The amount of wealth in 401(k) plans has grown exponentially over the last 20 years. Since 2000, total defined contribution plan assets have nearly quadrupled—from $3.0 trillion to $11.2 trillioni—and many investors now count on them as their main source of funding in retirement.
And as 401(k) plans have proliferated, so has the share of plans that allow employees to contribute after-tax dollars to a Roth account. By the end of 2021, roughly 88% of plans permitted participants to save in a Roth 401(k), according to the Plan Sponsor Council of America.ii Yet only 28% of participants took advantage of the opportunity. Have workers missed the boat? And given the chance, should you contribute on a pretax basis to a traditional 401(k) or steer after-tax dollars into a Roth 401(k)?
New Legislation Heightens the Urgency
The passing of the Secure Act 2.0 legislation in late 2022 makes this question even more pressing. The new law introduces several notable changes impacting Roths, including:
- allowing employers to make matching contributions to an employee’s designated Roth account (Sec 604); importantly, while the Roth or other non‐elective retirement plan contributions are treated as matches, they are not excluded from gross income;
- authorizing SIMPLE and SEP Roth IRAs beginning in 2023 (Sec 601);
- directing “catch‐up contributions” to employer-sponsored retirement plans exclusively into designated Roth accounts for certain high-income earners; this impacts eligible participants whose wages from the employer sponsoring the plan exceed $145,000, indexed for inflation, for the preceding calendar year starting in 2024 (Sec 603).
Note that whether you contribute to a Roth 401(k) vs. traditional 401(k), your investment options remain the same. The difference lies in taxes. With traditional contributions, you receive a pretax deduction, and those assets grow tax-deferred until taken out of the plan. At that point, they become fully taxable at your ordinary income rate. With Roth contributions, you don’t receive a tax deduction. Instead, you pay taxes on the contribution, but all future growth occurs tax free and when you take a qualified distribution,iii your withdrawal remains free of any taxes, too.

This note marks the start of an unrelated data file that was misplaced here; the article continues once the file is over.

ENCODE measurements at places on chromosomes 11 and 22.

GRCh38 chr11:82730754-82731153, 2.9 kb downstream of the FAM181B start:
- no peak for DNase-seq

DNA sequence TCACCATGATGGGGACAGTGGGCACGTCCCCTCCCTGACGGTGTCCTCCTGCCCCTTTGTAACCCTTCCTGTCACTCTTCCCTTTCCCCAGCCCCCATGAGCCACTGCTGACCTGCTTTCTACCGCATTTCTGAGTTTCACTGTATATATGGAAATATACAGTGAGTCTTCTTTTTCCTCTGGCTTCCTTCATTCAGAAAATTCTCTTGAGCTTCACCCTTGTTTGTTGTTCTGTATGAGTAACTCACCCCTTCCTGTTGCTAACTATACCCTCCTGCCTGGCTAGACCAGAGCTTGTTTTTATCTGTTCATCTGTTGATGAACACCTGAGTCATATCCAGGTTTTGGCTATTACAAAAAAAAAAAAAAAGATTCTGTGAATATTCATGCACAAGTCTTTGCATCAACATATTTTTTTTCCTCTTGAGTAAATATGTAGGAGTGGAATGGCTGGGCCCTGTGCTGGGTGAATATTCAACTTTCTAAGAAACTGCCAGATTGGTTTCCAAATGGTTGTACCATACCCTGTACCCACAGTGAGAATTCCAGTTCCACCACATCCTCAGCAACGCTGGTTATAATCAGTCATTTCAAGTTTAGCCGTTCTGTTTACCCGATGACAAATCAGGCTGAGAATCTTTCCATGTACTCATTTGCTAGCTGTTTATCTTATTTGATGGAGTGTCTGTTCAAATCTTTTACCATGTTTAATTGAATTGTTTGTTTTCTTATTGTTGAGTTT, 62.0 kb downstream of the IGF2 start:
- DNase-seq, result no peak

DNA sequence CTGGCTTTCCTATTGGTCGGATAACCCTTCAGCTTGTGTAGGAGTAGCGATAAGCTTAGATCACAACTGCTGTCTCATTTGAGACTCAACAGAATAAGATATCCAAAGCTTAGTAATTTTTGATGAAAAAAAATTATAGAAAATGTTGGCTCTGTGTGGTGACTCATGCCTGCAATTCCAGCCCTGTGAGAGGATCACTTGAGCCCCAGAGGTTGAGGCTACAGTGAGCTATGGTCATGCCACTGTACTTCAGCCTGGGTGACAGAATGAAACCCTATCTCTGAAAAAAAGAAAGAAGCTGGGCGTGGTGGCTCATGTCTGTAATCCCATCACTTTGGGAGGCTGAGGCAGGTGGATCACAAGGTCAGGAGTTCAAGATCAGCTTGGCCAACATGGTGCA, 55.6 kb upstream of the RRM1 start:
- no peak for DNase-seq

Which Works Best?
While it may sound counterinitiative, if you contribute the same amount to a traditional 401(k) on a pre-tax basis—or a Roth 401(k) on an after-tax basis—the ultimate value in dollar terms will be the same, provided there are no withdrawals and each holds the same allocation.iv With that said, all assets are not created equal. Though the value may be the same, the Roth dollars are worth much more. Why? Because those assets can be withdrawn tax-free, whereas the traditional 401(k) dollars have yet to account for taxes and are thus worth substantially less.
Consider a 40-year-old employee choosing between a Roth 401(k) vs. traditional 401(k) for a $20,000 nest egg. We project that each would grow to $1.19 million over 25 years, assuming a mix of 70% stocks and 30% bonds. However, with a traditional 401(k), the participant receives a $20,000 tax deduction—which means paying $8,000 less in taxes each year, assuming an effective tax rate of 40%.
If you were savvy enough to put this $8,000 to work in a taxable brokerage account, those funds would grow to $410,000 over the same period, according to our projections. At this point, contributing on a pretax basis to the 401(k) would yield more “total” wealth on paper. Essentially, while the amounts in your traditional and Roth 401(k) remain the same, you have accumulated an additional $410,000 in a separate taxable portfolio (Display).
On the other hand, the $1.19 million in your traditional 401(k) is fully taxable, resulting in an after-tax value of $714,000 (applying the same 40% rate). Adding the after-tax value of $714,000 to the $410,000 in the taxable portfolio results in total wealth of $1.12 million by going the traditional 401(k) route. That’s considerably less than the $1.19 million in your Roth 401(k). How could this be? Well, the money that was “saved” in a taxable portfolio benefits from more favorable tax rates. But at the same time, those assets are subject to taxes every year on the interest, dividends, and realized capital gains. Compare that to the assets in the Roth 401k, which are all fully income-tax free.